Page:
In a Baltimore school, a model of excellence

A recently released independent evaluation of two dozen Baltimore City schools conducted in 2011 suggests that even though the system has introduced important reforms in recent years, too many schools are still struggling to find effective ways to educate children. Yet educators should take heart from two bright spots in the report. Both the Mount Royal Elementary School and the Baltimore School for the Arts got positive ratings for effective teaching, and their example strongly suggests that with the right leadership, instructional methods and support structure, all kids have the potential to excel. The challenge will be to replicate these successful models in other schools so that the kind of highly effective teaching they exemplify becomes the rule rather than the exception.

Granted, the teaching model at the Baltimore School for the Arts, which has is own specialized curriculum as well as a state-of-the-art, custom-built facility, may be hard to duplicate at other city high schools. But that's surely not the case with Mount Royal Elementary, an inner-city school where students have racked up consistently high scores on state standardized reading and math tests for more than a decade.

Mount Royal adopted an interdisciplinary curriculum strategy during the 1990s that encouraged teachers in different subject areas to support each other by working as a team. Instead of teachers in one subject area instructing students on material unconnected to what children are learning in other classes, the school is based on a model that connects all the content areas together.

What the teachers discovered is that by working across disciplines they could create instructional models that engaged students' interest and enthusiasm in ways not possible when the subjects that make up the standard 4th- and 5th-grade curriculum were taught in isolation. By asking students to apply everything they were taught to a common theme or problem, teachers were able to help kids take ownership of their learning process and run with it. As a result, students not only learned more and faster, they also retained what they learned longer and took greater pride in their achievement.

This didn't happen overnight, and it took a tremendous amount of hard work and sacrifice by the school's principal and dedicated staff before the new approach got off the ground. Teachers willingly gave up part of their summers to meet in each other's homes and brainstorm concepts for an integrated curriculum, then they spent weeks turning their ideas into detailed lesson plans that connected the dots between each of the standard subject areas.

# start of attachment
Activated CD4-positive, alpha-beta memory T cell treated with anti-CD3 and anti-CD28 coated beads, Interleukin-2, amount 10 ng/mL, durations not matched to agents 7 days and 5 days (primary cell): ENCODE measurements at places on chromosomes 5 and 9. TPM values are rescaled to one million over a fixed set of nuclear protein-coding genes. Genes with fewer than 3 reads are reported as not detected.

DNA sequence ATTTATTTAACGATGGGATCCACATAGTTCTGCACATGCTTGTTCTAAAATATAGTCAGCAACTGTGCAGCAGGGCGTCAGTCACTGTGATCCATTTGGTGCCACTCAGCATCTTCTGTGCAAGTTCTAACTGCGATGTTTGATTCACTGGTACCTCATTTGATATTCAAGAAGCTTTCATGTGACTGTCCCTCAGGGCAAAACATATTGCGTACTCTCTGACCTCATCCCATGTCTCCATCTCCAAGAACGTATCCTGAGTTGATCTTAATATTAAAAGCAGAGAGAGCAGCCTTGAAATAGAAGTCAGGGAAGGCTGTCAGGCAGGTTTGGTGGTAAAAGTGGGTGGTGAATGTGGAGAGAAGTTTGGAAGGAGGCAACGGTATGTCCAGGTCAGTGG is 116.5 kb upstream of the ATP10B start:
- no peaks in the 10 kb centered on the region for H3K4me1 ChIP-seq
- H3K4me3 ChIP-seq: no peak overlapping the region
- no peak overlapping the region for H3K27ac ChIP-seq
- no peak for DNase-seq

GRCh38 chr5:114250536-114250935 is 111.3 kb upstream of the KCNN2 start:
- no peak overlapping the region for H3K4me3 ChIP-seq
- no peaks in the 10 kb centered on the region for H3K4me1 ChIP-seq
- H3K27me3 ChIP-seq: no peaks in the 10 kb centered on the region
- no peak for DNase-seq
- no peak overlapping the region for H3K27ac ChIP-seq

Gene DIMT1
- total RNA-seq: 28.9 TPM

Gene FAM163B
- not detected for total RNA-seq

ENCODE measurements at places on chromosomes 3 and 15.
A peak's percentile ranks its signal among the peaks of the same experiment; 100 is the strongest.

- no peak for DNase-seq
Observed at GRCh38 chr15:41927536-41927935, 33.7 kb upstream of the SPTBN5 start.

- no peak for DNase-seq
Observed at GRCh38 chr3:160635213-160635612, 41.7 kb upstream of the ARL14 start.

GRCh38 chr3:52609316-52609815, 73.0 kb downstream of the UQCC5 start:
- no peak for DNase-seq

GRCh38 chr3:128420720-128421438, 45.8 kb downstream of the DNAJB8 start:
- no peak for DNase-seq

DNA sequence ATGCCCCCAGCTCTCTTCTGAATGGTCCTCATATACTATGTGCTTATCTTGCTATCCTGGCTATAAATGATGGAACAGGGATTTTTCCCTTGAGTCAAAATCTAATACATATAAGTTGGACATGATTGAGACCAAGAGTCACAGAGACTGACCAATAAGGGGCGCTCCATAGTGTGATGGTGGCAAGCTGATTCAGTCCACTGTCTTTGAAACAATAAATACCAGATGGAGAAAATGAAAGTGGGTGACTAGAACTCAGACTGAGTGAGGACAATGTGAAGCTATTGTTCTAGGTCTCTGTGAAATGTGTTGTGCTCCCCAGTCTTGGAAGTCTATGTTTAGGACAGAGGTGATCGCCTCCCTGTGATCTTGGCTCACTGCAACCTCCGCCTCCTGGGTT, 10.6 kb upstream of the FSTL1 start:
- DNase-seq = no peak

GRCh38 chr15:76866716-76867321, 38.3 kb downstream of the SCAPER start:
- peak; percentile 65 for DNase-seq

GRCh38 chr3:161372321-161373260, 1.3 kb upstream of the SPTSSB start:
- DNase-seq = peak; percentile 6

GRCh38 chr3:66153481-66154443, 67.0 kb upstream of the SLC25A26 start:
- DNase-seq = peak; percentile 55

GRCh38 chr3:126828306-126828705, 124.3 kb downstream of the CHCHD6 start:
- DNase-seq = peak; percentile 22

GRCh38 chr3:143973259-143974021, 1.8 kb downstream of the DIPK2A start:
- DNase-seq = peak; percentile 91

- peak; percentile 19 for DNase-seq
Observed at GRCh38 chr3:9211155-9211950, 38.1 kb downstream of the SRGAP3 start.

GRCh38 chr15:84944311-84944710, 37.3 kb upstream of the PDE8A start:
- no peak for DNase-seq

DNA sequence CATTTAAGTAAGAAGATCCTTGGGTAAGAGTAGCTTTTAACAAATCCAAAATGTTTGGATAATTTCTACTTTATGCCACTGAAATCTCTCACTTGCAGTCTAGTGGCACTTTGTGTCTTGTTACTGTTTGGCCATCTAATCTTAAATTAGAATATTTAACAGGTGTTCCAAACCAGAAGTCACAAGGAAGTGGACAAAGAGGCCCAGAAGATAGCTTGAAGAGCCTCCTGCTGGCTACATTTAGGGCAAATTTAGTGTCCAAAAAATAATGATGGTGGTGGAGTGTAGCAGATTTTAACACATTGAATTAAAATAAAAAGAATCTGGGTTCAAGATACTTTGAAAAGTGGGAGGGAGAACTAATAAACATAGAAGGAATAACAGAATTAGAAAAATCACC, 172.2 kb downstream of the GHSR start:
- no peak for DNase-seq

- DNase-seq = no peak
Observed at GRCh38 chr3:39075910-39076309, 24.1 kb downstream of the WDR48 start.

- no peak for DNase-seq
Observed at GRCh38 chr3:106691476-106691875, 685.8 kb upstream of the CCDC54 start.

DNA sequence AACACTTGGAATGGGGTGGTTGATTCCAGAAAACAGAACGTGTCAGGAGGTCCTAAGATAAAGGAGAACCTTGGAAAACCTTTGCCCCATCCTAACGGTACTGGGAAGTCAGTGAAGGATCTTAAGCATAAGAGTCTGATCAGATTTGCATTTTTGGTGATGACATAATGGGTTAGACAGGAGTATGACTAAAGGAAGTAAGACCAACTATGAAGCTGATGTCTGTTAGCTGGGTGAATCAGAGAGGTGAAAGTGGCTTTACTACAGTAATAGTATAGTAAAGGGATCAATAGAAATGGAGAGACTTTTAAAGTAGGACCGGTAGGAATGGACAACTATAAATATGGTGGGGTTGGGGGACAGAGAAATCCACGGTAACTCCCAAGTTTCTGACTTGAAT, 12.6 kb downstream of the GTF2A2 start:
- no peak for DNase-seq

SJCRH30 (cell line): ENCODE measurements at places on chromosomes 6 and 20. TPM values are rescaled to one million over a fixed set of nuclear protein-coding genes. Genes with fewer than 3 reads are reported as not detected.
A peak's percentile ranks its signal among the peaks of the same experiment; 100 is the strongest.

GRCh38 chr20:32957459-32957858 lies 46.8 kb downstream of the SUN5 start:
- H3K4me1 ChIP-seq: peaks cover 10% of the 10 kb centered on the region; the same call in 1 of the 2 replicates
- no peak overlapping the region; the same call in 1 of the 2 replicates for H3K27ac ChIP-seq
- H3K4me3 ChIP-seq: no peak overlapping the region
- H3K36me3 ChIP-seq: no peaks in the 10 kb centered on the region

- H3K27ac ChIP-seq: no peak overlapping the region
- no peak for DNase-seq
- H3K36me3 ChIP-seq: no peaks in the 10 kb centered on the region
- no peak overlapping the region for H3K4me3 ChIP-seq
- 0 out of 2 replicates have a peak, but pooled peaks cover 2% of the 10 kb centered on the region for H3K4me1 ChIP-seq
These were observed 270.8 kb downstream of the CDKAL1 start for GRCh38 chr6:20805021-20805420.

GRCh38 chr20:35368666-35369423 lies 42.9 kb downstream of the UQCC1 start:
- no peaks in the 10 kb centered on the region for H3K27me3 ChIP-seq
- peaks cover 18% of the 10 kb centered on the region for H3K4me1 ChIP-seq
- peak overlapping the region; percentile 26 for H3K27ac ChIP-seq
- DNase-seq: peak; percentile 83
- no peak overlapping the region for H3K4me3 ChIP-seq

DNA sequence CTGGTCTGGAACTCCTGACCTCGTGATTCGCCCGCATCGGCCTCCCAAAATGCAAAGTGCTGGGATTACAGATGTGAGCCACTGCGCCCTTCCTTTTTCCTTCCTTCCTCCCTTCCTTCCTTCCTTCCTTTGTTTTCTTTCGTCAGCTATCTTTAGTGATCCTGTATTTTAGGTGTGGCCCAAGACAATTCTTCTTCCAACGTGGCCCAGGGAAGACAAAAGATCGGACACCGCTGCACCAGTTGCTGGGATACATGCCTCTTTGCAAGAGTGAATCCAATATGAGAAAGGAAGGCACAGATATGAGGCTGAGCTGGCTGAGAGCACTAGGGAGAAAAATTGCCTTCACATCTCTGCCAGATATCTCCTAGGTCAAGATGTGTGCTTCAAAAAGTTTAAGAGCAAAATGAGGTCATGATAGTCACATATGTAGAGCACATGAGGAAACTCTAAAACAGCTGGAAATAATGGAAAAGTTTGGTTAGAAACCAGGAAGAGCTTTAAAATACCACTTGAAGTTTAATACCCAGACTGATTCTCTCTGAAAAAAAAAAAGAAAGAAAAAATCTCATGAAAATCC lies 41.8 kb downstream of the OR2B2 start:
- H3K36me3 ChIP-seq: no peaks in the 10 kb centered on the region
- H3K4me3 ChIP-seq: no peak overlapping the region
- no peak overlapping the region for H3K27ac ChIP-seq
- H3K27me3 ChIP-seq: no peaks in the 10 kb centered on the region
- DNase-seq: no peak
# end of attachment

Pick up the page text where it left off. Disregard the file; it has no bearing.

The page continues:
One year, for example, they decided to create a curriculum around the theme of golf — a sport their students admittedly knew little about. But the teachers were counting on the celebrity of Tiger Woods, then at the height of his popularity as the world's most successful African-American golf pro, to pique the kids' interest.

So reading and social studies teachers wrote lesson plans based on golf and its history, then created hands-on activities and projects, including the construction of a mini golf course in one of the school's hallways. Math teachers wrote lessons that taught students to measure the area, perimeter and other features of the course, as well as the arithmetic for keeping score and the use of decimals and fractions in understanding sports statistics.

Though Mount Royal's program was originally conceived to create better outcomes for students, it soon became apparent that the team approach was also helping teachers do their job more effectively. Stronger teachers became mentors for weaker colleagues, who in turn gained in confidence and ability. A decade after the integrated curriculum was introduced, the school's high standing is largely a result of the support teachers give each other, which has empowered the staff to do amazing things.

Why can't this model be applied to schools across the city? This week, city principals and administrators are attending leadership workshops and lectures aimed at helping more schools develop the tools and techniques required for effective teaching. Many of them will be encouraged to create their own interdisciplinary curricula to meet the more rigorous state and national standards that go into effect next year.

Those new standards mean the existing Mount Royal model can't simply be cloned at other elementary schools. But Mount Royal's staff is busily applying its experience to developing an integrated curriculum to fit the standards, and there's no reason that their labor needs to be replicated at other schools. Surely there is a way to scale-up the Mount Royal model so that other city elementary schools can begin using it right away rather than waiting to develop something from scratch. When you already have a model that works, the goal should be to copy it as widely and as quickly as possible so that the maximum number of city schoolchildren can benefit from its success.